Air Force Tests Hypersonic Missile Amid Fears About Russia and China's Advances

Captive-carry flight test of an AGM-183A.
A B-52H Stratofortress at Edwards Air Force Base, California, Aug. 8, 2020, before conducting a captive-carry flight test of the AGM-183A Air-launched Rapid Response Weapon Instrumented Measurement Vehicle 2. (Air Force photo by Giancarlo Casem)

The Air Force announced Monday it has successfully tested a hypersonic missile off the California coast, marking the latest development in the U.S.' race to catch up to Russia and China in fielding its own weapon on the battlefield.

A B-52 Stratofortress bomber out of Edwards Air Force Base released an Air-launched Rapid Response Weapon -- otherwise known as an ARRW -- on Saturday, and the missile reached sound-shattering speed.

"Following separation from the aircraft, the ARRW's booster ignited and burned for expected duration, achieving hypersonic speeds five times greater than the speed of sound," Air Force spokeswoman Ann Stefanek said in a press release.

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Hypersonic missiles' high speeds make them harder to track, trace and destroy before hitting a target, inspiring worry for years among U.S. officials and defense industry experts as some assess that adversaries like China and Russia have outpaced America in developing the weapons.

News of the Air Force's hypersonic missile test follows weeks of scrutiny by Washington lawmakers, who have raised the alarm amid Russia's continued use of the fast-moving projectiles during its invasion of Ukraine.

Prior to Saturday, the service had three unsuccessful hypersonic missile launches. Just one day before the most recent test, Air Force Secretary Frank Kendall stoked doubt about developing such a weapon.

"The program has not been successful in research and development so far," Kendall told the House Appropriations Subcommittee on Defense on May 13. "We want to see proof of success before we make the decision about commitment to production, so we're going to wait and see."

Jeffrey Lewis, a professor at the Middlebury Institute for International Studies who specializes in nonproliferation and arms control issues, told that research on this emerging technology is important but is likely motivated by political concerns from lawmakers worried about competition.

"The political pressure I think is real," Lewis said. "If China or Russia tests a capability, there's just enormous pressure in the United States to demonstrate the same capability even if it isn't applicable to what we want to do."

In March, Russia's defense ministry claimed its military used hypersonic missiles against an underground ammunition warehouse as well as a fuel depot during the country's fighting in Ukraine. It was the first time a country had used such a weapon in combat.

Military officials at the time downplayed the threat. Defense Secretary Lloyd Austin told CBS News' "Face the Nation" that reported use of a hypersonic missile by Russian President Vladimir Putin's military was likely a distraction tactic to grow fear in the international community.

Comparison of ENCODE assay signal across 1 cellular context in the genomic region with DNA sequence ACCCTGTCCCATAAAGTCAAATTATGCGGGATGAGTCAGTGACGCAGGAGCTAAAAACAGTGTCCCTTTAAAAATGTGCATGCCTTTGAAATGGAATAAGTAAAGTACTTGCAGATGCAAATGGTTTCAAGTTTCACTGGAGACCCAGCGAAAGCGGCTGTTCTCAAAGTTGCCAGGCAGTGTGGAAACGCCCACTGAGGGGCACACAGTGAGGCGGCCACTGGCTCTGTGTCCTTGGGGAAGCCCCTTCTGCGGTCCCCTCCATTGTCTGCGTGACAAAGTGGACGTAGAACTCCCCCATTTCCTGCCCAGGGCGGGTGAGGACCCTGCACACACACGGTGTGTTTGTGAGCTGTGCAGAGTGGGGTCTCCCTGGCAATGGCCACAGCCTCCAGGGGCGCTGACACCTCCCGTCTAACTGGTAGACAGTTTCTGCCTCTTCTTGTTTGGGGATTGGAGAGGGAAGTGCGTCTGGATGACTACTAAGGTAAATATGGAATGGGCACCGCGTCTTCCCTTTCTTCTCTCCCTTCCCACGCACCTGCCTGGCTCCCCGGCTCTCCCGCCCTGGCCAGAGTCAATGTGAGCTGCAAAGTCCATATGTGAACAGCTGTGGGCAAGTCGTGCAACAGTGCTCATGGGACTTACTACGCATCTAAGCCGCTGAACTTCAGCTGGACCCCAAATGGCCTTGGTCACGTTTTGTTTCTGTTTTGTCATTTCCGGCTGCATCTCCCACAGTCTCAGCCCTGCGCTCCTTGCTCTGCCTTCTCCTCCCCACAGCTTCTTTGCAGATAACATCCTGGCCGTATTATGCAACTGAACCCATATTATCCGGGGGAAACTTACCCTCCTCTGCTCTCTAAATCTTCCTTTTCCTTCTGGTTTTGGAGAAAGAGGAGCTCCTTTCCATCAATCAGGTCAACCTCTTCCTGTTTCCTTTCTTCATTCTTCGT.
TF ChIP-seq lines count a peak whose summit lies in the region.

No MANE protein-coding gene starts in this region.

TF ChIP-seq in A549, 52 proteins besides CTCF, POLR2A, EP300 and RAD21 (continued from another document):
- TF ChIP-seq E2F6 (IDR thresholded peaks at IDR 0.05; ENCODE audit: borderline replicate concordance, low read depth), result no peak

"I would not see it as a game changer," Austin told CBS. "I think the reason he is resorting to using these types of weapons is because he is trying to reestablish some momentum. And again, we've seen him attack towns and cities and civilians outright, [and] we expect to see that continue."

Since then, a senior U.S. defense official told reporters that Russia has used about 10 to 12 hypersonic weapons thus far in its campaign in Ukraine.

More recently, Joint Chiefs of Staff Chairman Gen. Mark Milley told lawmakers during a House Appropriations defense subcommittee hearing May 11 that Russia's use of the weapons was not "really significant."

Last year, military officials confirmed China had a successful hypersonic launch that had circumnavigated the globe.

"It went around the world, dropped off a hypersonic glide vehicle that glided all the way back to China, that impacted a target in China," Air Force Gen. John Hyten, the outgoing vice chairman of the Joint Chiefs of Staff, told CBS News in November.

Saturday's launch in California makes history as the U.S.' first air-launched hypersonic weapon, according to the Air Force.

"This was a major accomplishment by the ARRW team, for the weapons enterprise, and our Air Force," Brig. Gen. Heath Collins, Air Force Program Executive Officer for Weapons, said in a press release. "We are ready to build on what we've learned and continue moving hypersonics forward."

But it's not clear from the Air Force's press release how successful the weapons test was. The ARRW, developed by Lockheed Martin, uses a rocket booster to glide the missile toward an area at breakneck speed before a glider separates to hit a target.

Hypersonic missiles -- some of which have nuclear-carrying capabilities and can be fired from very far distances at sound-shattering speed -- has nearly the same effect on a ground target as conventional bombs, making the use of the prohibitively expensive weapons surprising.

But that hasn't stopped the U.S. from prioritizing research and development into the new class of weapons. In 2022, lawmakers approved $509 million for hypersonics. That number has grown to $577 million in the 2023 budget proposal.

With a hefty price tag for creating, testing and eventually fielding those missiles, Lewis said they likely won't be used by the Air Force in battle anytime soon.

"This is a pretty exotic capability that's at the very beginning of development, which we may or may not ever find useful," Lewis said. "I suspect this will always be a niche capability, in part because it'll probably be pretty expensive."

-- Thomas Novelly can be reached at Follow him on Twitter @TomNovelly.

Related: Russia's Alleged Use of First Hypersonic Missile in Combat Downplayed by US Military and Allies

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